About a week ago, I got to talk on the phone for quite a while with both NOTLD writers, Matt Conner and Stephen Gregory Smith. It was so helpful, just to hear them talk about their show, about the characters, their reasons for choices they made, their impressions of the movie, where the impetus for certain songs came from, etc. They're both incredibly cool guys and they seem to really trust us with their baby.

As Uncle Ben told Peter Parker, with great power comes great responsibility. Or as Jesus put it, to whom much is given, much is expected. Maybe it doesn't seem like I have much power, but I do have the power to cluelessly ruin Matt and Stephen's show if I don't treat it with intelligence and respect. And from Matt and Stephen's perspective, that's power...

I don't go see a lot of musicals locally anymore. It's so hard for me to see a show I love, especially if it's a show I've directed and/or written about, done cluelessly or disrespectfully (a local production of Godspell a few years ago completely rearranged and redistributed all the dialogue in the show, as well as all the songs, destroying the structure and form of the show). One of the reasons it's hard is that it kills me to watch the audience leave after a mediocre or bad production, knowing that they didn't see this musical at its best, as it was meant to be, knowing that they've formed a lower opinion about the show than it deserves. Godspell isn't just cute.

Sometimes I wanna run after the people leaving, shouting, "No, really, it's so much better than that!"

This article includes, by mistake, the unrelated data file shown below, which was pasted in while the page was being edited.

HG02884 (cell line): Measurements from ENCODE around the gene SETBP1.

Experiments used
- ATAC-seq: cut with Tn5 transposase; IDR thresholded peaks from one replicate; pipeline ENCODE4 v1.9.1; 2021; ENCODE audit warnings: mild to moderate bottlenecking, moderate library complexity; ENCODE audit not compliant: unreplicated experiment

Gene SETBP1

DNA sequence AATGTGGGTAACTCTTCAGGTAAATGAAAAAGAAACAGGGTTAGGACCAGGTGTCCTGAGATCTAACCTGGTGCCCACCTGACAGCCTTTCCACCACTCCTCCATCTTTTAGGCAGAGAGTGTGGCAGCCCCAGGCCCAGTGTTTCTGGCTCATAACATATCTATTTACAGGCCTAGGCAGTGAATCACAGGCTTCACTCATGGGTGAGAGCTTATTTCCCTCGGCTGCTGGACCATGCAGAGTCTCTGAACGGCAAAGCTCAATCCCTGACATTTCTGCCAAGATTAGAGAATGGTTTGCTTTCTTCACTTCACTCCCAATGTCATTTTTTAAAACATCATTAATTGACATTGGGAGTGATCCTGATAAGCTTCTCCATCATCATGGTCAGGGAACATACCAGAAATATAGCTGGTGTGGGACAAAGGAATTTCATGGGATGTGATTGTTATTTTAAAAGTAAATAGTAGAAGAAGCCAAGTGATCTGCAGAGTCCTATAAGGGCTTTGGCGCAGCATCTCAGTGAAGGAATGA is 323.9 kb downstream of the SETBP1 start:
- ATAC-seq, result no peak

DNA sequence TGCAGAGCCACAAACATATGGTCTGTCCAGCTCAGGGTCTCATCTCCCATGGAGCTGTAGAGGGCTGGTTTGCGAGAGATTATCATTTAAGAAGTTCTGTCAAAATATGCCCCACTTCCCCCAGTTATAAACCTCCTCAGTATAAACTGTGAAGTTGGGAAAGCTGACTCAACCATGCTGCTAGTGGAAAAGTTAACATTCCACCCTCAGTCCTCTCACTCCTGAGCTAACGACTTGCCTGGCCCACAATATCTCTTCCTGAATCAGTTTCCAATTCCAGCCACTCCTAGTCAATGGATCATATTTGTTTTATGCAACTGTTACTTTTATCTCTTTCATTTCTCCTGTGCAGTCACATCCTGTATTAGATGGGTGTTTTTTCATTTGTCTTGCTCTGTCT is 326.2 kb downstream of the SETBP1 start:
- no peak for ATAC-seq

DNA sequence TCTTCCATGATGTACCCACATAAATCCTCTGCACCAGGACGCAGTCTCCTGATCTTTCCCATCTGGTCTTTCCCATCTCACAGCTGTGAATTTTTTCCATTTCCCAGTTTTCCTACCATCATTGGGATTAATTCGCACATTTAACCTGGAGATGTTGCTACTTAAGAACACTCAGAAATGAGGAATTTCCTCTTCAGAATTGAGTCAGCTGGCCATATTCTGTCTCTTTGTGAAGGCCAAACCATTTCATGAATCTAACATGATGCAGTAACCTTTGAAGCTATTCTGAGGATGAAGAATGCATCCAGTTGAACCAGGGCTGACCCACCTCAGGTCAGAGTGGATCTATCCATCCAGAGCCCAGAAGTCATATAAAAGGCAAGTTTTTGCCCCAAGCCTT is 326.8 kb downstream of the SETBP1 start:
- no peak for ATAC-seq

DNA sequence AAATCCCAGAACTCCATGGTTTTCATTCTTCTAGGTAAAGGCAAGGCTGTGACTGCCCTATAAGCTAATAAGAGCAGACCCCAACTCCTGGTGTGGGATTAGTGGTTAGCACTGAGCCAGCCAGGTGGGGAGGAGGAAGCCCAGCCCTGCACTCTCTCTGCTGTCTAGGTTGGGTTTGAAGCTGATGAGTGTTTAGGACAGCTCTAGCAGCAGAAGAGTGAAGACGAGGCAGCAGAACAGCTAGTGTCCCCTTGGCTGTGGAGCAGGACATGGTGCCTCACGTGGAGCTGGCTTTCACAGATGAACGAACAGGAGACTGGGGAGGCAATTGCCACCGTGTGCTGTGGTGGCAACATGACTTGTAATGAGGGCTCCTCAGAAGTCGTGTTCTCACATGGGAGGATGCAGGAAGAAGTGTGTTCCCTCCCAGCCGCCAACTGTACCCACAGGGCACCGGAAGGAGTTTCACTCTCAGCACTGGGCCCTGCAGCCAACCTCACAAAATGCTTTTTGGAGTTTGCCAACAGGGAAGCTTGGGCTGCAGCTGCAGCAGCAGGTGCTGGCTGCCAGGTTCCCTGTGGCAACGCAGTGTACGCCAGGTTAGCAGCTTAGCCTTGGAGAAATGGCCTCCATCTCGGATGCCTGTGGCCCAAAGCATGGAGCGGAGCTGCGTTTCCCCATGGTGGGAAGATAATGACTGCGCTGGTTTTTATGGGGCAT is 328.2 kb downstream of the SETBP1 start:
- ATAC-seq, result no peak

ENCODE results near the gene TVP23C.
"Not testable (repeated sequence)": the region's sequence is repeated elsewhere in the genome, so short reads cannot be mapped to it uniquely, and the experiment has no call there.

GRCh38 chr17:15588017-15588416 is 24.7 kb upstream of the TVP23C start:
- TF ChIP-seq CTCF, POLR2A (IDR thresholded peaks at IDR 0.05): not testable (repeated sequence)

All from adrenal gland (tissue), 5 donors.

Or I see productions that imitate the original production slavishly, but only on the surface, without understanding the reasons and motivations for those choices. Again, the result is shallow, and the audience doesn't really get to see the show as it was meant to be, its heart and soul.

One of the reasons New Line so often gets the rights to shows before anyone else is we've got a phenomenal track record, but the other reason is that writers feel comfortable with us. They know our first priority is to serve the show they wrote as best we can. When we depart radically from how a show was first produced, it's always because we think there's a better, clearer way to tell the story the writers have given us. The original production of Jesus Christ Superstar was not what Rice and Lloyd Webber wanted. New Line's very different take on that material was much closer conceptually to what Tim Rice was originally after. We completely reconceived both High Fidelity and Cry-Baby, because both were misunderstood and badly abused by their original Broadway production teams. We fundamentally reconceived Bukowsical, but with the writers' permission, and once they saw it, their full endorsement.

There are two reasons why I almost never do curtain speeches before our shows. First, I fucking hate curtain speeches. Second, the audience didn't come to see me. A show is not about its director (unless it's Fosse). I don't need recognition, credit, or praise – I just want our audiences to connect powerfully with our work and to have an amazing night in the theatre.

We've had one full run-through of Night of the Living Dead so far, and it went really well. This weekend, we're loading the set into the theatre, and starting Monday, we'll be running the whole show at every rehearsal, on the set. We get two and a half weeks on the set before we put the show in front of an audience, and that's a real luxury.

From here on out, my role is to edit the performances the actors have been creating. I've written in past posts about my process – I set us on the right road, I try to stay out of the actors' way as they create, and then I edit that work and make sure it all blends into a seamless whole, to tell the clearest, cleanest narrative possible.

That's my job. I'm the director. I'm not the writer of the show or of the film it's based on. I'm just its shepherd. When I was a young director, I wanted to show off sometimes. Not anymore. That's not my job.

Now comes my favorite part of the process. I'll keep you posted...

Long Live the Musical!